Ian Venables on Richard Arnell


In 1982, at the suggestion of my composition teacher Richard Arnell, I enrolled on a short course at the International Film School in London.

After a few months working there he remarked one day, that he felt keenly that I had a natural flair for writing film music and that I should seriously consider a career in the film industry.  He even gave me a letter of introduction to one of the major advertising companies, who incidentally, later offered me a job! It was after one of my sessions at the film school that Tony [Arnell] asked me if I would like to join him in the screening of a new short film for which he had composed the music. Of course, I was delighted and jumped at the opportunity, and so we went off in search of one of those tiny film studios one finds dotted around Soho. On our arrival, we were ushered into a small darkened cinema where on the front row were seated a group of young film directors. Tony and I sat down and then the lights were dimmed. He then said that there were three short films being viewed and that I would have to guess which was his!

Well, the first one up as I recall, was a documentary underscored by some well-written and appropriate mood music. I naturally concluded that this was his film score, but his name was not on the credits.  So, I held my tongue! 

Next up was a film called ‘Chickens Never Walk Backwards’ directed by George Pavlou. What a ridiculous title I thought as the music plunged us into a pop rock sound-world. It was at this point, I thought to myself:  ‘Surely, it can’t be?’ The film itself was a rather sinister black comedy, but nevertheless very amusing. Then the credits came up and there was Tony’s name emblazoned upon the big screen! I was simply dumbstruck with admiration. Tony was then 65 years of age, and I just couldn’t quite believe how he was able to write such music, and may I say from what I knew of rock music, it was very memorable indeed.  When I asked him why he written such a score, he simply replied that that was what the film required and any composer worth their salt should be able to turn their hand to whatever kind of musical composition is required.   It was one of the best composition lessons I ever had!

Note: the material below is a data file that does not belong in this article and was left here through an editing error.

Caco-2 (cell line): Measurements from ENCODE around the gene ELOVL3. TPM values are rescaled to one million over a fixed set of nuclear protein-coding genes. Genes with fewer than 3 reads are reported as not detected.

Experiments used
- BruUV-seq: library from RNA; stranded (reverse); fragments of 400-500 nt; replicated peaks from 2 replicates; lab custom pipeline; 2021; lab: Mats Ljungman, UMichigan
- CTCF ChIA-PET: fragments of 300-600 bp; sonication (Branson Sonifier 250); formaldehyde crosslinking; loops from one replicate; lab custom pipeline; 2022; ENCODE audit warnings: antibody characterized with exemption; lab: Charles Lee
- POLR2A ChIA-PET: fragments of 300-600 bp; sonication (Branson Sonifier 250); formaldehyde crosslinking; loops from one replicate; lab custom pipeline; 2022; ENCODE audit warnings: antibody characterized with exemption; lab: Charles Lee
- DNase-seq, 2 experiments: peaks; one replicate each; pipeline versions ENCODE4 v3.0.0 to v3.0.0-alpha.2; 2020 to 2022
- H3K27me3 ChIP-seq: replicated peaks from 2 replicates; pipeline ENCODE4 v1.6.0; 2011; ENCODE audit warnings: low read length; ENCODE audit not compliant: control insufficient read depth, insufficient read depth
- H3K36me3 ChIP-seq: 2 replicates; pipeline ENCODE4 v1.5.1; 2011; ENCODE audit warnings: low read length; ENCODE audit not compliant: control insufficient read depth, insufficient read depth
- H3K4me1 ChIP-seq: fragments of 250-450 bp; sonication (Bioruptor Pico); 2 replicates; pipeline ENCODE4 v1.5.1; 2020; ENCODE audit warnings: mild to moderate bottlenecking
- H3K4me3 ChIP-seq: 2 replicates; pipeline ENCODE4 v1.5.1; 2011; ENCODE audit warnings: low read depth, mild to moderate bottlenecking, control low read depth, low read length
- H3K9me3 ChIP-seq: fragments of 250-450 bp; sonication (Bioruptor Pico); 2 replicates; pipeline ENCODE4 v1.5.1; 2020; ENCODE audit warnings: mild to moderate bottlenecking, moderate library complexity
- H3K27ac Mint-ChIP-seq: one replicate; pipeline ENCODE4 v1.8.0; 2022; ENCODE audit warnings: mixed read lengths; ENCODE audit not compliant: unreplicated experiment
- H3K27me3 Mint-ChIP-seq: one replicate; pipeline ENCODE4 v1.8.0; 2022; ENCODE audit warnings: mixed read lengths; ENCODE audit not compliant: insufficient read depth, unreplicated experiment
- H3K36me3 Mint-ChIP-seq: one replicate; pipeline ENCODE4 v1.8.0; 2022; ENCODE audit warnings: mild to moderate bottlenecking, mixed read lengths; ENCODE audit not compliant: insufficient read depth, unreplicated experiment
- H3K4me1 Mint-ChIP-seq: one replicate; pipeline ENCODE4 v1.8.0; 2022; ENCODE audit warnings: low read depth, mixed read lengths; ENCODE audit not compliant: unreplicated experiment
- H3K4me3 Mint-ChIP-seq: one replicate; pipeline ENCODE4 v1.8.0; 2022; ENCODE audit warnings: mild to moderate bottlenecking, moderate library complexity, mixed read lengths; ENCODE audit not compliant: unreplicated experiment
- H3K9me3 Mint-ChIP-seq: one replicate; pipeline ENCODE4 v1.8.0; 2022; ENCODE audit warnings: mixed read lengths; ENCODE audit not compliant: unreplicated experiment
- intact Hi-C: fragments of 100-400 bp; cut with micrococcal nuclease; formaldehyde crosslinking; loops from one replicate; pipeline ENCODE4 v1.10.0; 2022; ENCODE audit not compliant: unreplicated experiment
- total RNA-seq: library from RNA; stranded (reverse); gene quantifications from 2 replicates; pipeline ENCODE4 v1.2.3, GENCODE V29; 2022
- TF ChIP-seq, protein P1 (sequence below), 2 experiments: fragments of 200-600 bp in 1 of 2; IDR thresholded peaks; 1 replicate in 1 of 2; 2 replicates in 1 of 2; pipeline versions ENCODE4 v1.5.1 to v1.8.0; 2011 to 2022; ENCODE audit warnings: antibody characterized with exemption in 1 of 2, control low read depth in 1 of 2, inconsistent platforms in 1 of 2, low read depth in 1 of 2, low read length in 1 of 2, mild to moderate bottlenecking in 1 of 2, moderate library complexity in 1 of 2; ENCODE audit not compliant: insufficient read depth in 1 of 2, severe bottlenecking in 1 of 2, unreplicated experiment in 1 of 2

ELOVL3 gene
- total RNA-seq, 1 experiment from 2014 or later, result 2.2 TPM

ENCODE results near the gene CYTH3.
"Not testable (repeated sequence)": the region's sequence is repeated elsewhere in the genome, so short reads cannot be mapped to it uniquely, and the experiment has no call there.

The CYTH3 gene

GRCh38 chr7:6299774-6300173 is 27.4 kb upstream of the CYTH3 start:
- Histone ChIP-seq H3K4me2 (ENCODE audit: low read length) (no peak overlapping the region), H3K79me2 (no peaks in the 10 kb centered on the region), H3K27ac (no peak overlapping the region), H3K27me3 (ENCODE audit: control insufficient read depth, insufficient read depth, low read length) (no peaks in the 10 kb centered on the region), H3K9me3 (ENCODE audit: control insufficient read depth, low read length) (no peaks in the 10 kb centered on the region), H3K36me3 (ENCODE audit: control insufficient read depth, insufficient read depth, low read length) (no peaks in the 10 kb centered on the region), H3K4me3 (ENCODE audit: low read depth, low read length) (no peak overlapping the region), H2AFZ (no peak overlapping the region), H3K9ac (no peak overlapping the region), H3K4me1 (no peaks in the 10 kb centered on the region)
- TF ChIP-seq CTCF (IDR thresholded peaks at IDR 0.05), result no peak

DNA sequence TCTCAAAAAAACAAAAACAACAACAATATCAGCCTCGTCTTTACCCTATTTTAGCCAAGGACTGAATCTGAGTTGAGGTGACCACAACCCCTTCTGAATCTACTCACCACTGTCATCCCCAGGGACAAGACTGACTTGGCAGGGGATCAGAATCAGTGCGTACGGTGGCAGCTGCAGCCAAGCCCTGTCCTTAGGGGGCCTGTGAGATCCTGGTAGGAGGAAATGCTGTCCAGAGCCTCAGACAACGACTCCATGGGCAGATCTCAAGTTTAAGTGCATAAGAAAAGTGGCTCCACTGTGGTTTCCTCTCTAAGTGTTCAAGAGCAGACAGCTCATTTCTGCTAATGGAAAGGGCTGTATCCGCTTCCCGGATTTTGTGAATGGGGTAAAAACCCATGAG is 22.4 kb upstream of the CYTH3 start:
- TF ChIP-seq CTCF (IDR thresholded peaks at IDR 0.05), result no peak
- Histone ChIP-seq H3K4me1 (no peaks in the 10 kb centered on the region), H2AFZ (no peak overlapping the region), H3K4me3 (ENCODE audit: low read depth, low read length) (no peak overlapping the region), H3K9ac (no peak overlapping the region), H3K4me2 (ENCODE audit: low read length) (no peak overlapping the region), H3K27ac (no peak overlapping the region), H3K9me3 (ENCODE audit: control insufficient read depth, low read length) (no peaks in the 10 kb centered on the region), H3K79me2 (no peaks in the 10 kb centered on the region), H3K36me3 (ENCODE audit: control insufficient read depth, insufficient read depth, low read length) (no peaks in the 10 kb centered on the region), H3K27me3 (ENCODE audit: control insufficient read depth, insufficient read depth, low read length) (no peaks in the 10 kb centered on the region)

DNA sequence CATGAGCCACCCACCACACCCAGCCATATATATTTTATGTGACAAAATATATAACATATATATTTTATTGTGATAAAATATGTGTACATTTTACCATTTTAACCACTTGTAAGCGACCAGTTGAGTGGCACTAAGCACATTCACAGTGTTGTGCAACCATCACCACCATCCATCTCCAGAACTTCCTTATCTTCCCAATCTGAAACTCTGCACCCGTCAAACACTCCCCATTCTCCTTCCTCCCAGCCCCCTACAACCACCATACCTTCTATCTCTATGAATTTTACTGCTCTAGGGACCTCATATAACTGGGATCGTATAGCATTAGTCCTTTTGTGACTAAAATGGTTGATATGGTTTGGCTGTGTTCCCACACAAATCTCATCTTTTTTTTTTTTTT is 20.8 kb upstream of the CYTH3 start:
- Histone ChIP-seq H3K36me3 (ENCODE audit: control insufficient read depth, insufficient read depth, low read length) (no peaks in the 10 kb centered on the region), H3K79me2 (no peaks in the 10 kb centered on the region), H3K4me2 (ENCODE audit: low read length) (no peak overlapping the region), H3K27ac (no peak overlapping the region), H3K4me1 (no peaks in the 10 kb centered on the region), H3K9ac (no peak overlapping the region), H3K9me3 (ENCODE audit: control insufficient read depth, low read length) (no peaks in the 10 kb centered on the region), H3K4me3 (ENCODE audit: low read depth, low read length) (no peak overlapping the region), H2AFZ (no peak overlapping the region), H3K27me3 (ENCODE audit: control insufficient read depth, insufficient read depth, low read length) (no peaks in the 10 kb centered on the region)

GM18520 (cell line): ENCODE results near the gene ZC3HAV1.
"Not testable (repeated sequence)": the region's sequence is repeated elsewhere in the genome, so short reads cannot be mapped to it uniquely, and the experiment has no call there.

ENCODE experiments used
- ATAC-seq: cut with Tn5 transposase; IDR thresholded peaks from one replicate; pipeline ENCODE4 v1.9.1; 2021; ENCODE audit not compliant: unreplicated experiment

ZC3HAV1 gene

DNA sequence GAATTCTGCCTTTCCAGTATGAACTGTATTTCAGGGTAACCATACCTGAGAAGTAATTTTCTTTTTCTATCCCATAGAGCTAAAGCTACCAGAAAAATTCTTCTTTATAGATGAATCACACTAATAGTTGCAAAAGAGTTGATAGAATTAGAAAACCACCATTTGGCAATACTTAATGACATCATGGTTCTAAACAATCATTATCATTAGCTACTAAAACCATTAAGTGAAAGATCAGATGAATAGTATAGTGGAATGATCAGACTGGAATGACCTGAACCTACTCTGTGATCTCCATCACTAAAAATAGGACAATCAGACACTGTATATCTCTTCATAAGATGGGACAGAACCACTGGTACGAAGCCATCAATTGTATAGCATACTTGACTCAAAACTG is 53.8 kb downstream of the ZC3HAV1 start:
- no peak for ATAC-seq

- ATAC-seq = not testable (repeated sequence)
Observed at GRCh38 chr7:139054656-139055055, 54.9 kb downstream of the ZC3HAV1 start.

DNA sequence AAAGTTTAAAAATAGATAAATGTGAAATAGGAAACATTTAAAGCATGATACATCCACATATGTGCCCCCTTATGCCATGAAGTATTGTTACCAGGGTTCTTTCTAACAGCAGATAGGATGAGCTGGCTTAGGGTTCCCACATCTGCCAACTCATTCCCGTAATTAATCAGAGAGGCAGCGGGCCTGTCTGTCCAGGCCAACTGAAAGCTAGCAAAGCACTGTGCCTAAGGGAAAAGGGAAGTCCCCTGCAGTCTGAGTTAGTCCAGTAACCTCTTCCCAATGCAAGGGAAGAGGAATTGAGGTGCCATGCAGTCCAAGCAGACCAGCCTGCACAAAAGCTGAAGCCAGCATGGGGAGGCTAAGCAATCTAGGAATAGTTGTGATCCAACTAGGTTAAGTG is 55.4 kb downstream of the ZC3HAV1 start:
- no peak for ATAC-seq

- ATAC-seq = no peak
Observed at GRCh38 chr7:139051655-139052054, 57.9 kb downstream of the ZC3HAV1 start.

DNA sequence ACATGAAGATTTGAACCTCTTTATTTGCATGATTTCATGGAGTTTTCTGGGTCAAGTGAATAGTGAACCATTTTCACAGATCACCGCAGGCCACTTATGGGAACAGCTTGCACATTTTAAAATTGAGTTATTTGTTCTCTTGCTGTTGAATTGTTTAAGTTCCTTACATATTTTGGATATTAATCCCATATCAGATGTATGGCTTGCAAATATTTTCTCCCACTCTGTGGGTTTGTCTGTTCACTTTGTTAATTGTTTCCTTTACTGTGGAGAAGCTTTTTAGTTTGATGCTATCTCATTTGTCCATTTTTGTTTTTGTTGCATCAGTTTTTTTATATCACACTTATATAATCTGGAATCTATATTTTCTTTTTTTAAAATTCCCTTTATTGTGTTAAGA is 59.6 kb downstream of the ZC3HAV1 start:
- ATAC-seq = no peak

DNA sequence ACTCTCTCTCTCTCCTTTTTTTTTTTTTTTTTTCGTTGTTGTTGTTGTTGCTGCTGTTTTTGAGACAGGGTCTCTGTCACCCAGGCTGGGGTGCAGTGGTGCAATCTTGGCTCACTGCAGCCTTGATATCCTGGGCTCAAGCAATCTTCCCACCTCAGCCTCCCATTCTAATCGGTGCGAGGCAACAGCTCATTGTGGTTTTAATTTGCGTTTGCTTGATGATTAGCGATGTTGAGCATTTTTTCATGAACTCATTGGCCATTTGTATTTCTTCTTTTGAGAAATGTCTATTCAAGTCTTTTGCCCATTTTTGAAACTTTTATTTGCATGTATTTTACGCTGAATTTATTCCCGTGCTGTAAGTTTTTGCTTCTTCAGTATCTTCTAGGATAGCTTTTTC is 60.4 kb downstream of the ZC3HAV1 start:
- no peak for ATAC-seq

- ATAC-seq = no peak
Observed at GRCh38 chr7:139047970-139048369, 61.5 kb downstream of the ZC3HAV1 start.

"Chickens Never Walk Backwards", 1982, released by 20th Century Fox, theatrically as a support to "Conan the Barbarian". (Director George Pavlou)


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